TUESDAY, Aug. 28 (HealthDay News) -- A drug commonly used to control epileptic seizures and pain, gabapentin, also appears to ease hard-to-treat chronic coughs, a new study says.
Chronic cough affects 11 percent to 16 percent of the population, the researchers report. The exact cause is unknown, but it might relate to a malfunction in a part of the brain that causes coughing. Gabapentin works by suppressing that "cough center," they said.
"It is effective and well-tolerated, and may provide significant relief and respite from such a physically and psychologically disabling condition," said lead researcher Nicole Ryan, a clinical research scientist at the University of Newcastle in Australia. "Gabapentin is a real treatment option for people with refractory chronic cough, especially for those with features of central sensitization."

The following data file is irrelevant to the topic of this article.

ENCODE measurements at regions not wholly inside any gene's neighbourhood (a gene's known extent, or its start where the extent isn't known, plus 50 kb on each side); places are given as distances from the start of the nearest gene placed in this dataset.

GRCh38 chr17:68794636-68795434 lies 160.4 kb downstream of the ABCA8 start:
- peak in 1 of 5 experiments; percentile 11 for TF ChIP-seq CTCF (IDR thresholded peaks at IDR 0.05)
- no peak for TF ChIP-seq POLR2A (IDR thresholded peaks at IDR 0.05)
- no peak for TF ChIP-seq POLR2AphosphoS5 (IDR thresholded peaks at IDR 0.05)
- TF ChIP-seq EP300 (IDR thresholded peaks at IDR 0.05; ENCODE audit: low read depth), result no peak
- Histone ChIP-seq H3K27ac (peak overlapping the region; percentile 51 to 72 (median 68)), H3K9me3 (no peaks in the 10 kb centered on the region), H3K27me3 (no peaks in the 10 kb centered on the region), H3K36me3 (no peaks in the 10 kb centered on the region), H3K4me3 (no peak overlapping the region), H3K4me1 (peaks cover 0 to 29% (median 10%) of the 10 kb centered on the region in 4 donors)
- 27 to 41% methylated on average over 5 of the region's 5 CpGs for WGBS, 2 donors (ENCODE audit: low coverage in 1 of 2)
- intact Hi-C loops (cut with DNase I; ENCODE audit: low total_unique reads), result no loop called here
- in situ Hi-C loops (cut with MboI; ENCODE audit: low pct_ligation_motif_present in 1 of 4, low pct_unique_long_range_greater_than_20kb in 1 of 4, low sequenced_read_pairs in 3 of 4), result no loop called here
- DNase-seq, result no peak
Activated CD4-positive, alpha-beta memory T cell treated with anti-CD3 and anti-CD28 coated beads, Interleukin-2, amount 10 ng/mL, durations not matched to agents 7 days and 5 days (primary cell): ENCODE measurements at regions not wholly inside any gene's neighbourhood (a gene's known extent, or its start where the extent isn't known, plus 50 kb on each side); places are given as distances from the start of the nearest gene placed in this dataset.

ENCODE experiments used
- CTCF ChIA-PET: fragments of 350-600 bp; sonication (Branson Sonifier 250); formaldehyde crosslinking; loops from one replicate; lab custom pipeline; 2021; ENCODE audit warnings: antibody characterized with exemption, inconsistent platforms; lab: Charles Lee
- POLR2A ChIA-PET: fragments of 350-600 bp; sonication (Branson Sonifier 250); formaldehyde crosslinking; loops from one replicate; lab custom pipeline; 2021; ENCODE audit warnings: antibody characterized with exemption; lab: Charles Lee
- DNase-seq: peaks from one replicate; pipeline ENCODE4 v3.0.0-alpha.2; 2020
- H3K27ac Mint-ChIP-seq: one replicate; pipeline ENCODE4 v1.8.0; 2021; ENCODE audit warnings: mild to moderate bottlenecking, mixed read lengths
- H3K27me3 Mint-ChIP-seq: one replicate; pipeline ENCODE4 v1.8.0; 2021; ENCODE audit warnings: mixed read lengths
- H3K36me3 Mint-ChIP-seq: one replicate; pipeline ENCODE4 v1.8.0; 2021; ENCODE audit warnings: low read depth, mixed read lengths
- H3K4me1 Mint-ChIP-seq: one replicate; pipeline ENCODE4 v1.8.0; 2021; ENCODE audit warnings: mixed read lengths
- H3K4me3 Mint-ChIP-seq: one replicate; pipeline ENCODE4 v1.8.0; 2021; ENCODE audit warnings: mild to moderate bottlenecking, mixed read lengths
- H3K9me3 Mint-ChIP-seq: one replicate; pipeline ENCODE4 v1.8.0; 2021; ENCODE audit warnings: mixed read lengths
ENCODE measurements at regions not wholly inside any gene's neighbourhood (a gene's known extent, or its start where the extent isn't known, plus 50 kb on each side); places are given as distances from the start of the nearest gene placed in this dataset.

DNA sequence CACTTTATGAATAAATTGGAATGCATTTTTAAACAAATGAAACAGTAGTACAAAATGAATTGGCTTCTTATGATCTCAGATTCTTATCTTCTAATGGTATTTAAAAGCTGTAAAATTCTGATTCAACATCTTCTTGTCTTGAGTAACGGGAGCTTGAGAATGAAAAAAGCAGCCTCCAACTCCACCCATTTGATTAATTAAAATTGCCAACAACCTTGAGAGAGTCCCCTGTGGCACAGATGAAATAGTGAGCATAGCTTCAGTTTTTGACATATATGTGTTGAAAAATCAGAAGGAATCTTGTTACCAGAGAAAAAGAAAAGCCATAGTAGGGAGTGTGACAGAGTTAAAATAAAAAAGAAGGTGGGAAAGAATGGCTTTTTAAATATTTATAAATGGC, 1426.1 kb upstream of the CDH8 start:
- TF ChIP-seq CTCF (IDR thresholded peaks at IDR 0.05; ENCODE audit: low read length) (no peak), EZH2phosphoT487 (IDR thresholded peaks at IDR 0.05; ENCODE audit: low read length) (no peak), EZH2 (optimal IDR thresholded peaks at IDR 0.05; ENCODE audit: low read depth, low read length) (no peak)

People with this kind of cough feel the need to cough when there is no cough stimulus present. It's thought that neurons in the central nervous system fire off unnecessarily.
The report is published online Aug. 28 in The Lancet.
For the study, Ryan's team evaluated 52 people with chronic cough that had not responded to other treatments to. All had had their cough two months or longer and were randomly assigned to take gabapentin or placebo.
Over 10 weeks, the researchers measured the effect of treatment using a questionnaire that scores the physical, social and psychological impact of the cough. They also assessed the frequency and severity of the cough.
People taking gabapentin had a significant improvement in quality of life, cough severity and frequency of cough compared with those taking placebo, Ryan's group found.
After eight weeks, nearly three-quarters of people taking gabapentin reported improved cough scores, compared with 46 percent of those taking placebo.
The benefit of gabapentin, ho
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